Aaron Swartz: Robin Hood or John Dillinger? He was not as virtuous as Robin and hardly as bad as John. Call the computer genius saint or sinner, few will argue with labeling his suicide at age 26 a “tragic loss.”
His friends in the “free culture movement” now accuse federal authorities of having driven Swartz to kill himself over “baseless” charges. But he did break into a computer-wiring closet at the Massachusetts Institute of Technology and download academic papers for free distribution to the world. Had he been a street kid ripping off copper pipes, as opposed to tech star “liberating” information, would there have been much outcry over a prosecutor’s threat of jail time?
The charges, made under the Computer Fraud and Abuse Act, could have brought Swartz up to 35 years in prison — and, yes, that seemed extreme. However, the feds had indicated that a guilty plea might prompt them to eventually bargain down his sentence to as little as six months, according to The Wall Street Journal.
Were the authorities trying to make Swartz an example to deter others from lifting intellectual property? Perhaps. Examples are made all the time.
Swartz was a significant figure in the “free culture movement,” dedicated to making information free on the Internet. And he was without a doubt brilliant. At age 14, he helped invent RSS, software that helps distribute updated pages to websites. He was a founder of Reddit, the social-news site later sold to Conde Nast. Much liked, he made powerful allies.
Lawrence Lessig, a Harvard law professor, critic of the copyright laws and friend of Swartz, argues oddly that the downloaded academic works are worthless — therefore, where’s the crime? “Anyone who says that there is money to be made in a stash of ACADEMIC ARTICLES is either an idiot or a liar,” Lessig writes on his blog.
Clearly, there IS money to be made on the articles, otherwise the subscription service JSTOR couldn’t charge for them. Anyhow, if the scholars are getting pauper pay for their intellectual sweat, why steal from THEM?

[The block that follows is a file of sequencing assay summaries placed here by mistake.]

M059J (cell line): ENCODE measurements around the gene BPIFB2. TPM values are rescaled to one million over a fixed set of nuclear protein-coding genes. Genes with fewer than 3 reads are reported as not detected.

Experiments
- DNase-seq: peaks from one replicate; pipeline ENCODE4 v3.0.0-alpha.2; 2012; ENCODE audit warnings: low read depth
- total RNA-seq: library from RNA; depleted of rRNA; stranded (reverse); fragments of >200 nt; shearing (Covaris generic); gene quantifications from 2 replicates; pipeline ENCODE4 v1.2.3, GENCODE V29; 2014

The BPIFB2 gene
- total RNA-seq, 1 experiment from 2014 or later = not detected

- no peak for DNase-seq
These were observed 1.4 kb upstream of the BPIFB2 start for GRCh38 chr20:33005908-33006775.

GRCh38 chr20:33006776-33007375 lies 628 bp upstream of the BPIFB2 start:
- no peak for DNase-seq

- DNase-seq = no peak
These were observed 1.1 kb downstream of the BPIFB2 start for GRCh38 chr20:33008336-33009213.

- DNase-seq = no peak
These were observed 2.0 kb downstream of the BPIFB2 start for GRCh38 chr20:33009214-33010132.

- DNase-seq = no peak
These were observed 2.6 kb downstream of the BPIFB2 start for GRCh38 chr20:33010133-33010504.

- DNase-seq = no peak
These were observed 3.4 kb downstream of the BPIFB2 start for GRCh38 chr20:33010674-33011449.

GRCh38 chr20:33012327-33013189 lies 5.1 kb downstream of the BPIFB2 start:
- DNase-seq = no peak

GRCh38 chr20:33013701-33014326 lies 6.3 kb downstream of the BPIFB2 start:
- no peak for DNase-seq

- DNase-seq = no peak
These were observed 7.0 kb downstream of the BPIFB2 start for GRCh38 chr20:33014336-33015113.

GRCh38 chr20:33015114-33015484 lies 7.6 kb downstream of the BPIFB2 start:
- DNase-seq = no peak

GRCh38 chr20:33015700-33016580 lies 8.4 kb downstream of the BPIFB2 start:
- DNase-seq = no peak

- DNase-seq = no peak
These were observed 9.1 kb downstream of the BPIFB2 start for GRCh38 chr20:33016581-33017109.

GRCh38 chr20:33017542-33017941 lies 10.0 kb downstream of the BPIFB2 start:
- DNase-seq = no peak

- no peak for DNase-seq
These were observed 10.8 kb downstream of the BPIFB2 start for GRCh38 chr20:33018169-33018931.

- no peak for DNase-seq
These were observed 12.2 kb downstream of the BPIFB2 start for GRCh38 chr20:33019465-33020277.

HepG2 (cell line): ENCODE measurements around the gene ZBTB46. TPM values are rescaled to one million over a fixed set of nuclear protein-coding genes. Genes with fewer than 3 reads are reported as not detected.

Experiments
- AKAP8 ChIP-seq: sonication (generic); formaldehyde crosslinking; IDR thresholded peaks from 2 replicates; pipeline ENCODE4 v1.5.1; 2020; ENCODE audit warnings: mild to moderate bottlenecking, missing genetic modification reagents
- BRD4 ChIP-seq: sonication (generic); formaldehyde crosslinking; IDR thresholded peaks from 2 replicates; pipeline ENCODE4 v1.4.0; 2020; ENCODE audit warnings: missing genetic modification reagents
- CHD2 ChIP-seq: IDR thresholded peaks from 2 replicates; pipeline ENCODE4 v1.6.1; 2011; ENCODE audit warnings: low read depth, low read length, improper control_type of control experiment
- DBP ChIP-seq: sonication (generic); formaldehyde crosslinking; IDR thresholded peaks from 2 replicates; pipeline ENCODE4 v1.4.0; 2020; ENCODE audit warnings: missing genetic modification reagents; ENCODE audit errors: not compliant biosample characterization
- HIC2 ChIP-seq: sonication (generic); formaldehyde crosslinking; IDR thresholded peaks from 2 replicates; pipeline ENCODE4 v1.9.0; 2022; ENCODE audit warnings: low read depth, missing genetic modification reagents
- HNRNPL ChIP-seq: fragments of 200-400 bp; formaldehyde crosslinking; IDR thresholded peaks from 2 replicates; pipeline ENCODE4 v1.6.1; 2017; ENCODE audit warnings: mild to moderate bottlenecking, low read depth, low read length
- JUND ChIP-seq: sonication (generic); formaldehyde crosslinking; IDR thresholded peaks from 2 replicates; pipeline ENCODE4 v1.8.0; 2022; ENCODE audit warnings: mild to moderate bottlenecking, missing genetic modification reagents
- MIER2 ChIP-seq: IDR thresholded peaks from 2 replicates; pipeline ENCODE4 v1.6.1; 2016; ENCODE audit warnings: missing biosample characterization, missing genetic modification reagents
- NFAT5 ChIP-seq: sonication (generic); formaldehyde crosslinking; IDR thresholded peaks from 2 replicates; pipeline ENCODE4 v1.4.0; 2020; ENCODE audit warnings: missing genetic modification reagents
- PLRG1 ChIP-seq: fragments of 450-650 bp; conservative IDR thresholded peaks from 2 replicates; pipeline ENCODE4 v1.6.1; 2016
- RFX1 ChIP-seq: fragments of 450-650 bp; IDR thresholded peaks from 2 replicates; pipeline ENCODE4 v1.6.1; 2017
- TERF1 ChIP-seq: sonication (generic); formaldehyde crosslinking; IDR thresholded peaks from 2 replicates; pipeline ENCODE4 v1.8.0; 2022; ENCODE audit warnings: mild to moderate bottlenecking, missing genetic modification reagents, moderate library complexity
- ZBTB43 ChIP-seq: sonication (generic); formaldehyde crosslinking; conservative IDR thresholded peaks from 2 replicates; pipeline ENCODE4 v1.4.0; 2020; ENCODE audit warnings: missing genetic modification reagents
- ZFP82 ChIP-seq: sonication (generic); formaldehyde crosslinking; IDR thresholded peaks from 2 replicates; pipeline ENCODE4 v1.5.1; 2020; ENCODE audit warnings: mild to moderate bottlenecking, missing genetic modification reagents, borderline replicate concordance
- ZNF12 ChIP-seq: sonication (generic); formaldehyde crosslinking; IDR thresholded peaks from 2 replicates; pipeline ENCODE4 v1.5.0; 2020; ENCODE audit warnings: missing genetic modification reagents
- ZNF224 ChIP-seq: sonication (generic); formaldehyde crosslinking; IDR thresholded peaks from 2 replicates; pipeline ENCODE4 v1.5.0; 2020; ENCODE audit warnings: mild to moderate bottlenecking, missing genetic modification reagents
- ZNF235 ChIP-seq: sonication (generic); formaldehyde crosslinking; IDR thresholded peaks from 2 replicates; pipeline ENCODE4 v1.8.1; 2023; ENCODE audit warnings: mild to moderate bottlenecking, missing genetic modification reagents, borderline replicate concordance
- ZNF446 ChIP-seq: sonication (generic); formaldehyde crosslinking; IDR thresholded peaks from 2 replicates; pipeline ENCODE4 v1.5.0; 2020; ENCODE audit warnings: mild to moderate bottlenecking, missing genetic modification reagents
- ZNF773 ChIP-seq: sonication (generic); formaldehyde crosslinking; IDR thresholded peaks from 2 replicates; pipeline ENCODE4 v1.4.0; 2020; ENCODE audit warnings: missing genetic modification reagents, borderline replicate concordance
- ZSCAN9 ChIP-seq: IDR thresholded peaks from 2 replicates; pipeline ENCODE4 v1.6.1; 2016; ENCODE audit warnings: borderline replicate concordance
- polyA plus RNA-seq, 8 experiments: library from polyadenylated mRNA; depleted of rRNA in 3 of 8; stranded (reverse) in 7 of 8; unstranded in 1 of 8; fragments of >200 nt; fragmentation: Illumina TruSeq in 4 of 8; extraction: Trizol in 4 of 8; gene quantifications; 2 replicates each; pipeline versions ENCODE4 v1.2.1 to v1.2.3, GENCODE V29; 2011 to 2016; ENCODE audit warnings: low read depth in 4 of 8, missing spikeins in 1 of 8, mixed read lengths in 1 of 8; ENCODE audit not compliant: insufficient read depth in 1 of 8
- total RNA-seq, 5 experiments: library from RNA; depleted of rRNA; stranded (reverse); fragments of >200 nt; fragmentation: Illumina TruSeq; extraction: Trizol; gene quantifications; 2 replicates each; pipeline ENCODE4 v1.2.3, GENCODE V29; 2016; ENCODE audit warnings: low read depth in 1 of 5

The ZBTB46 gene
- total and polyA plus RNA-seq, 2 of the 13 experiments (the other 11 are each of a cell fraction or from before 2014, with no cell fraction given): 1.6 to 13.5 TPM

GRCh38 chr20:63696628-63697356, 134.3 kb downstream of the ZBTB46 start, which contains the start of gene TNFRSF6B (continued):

Calling the charges against Swartz “baseless,” historian Rick Perlstein writes on his blog for The Nation of the time Swartz made him a website for free. They became such good friends that Perlstein sent him chapters of his book, “Nixonland,” as they were finished. I wonder how Perlstein would have felt had Swartz turned around and put those chapters online for free downloading — thus rendering his 748 page opus commercially worthless. I certainly would have appreciated saving the over $30 I plunked down for the hardcover edition of that (very good) book.
Swartz was already known to suffer from depression, having written of suicidal thoughts in the past. That made some see the harsh legal approach as a particular outrage. His family also complained that MIT “refused to stand up for Aaron.”
What we hear is the voice of privilege: Sensitive Ivy Leaguers are to be treated more gently than thugs found prying radios out of cars. (Anyone interested in the mental sate of the drug-addled dropout?) And why did MIT have to stand up for anyone, much less a non-student, breaking into its facility?
Orin Kerr, a George Washington University law professor who has both helped cybercrime defendants and aided in their prosecution under the same law, wrote on his Volokh Conspiracy blog that the charges against Swartz stood on solid legal ground. “I realize this post isn’t going to be popular,” he noted.
Without a doubt, Swartz’s death is a heartbreak. Whether the government overreached is subject to debate. That Swartz was accused of real, and significant, crimes should not be.
The Dispatch Editorial Board is made up of publisher Peter Imes, columnist Slim Smith, managing editor Zack Plair and senior newsroom staff.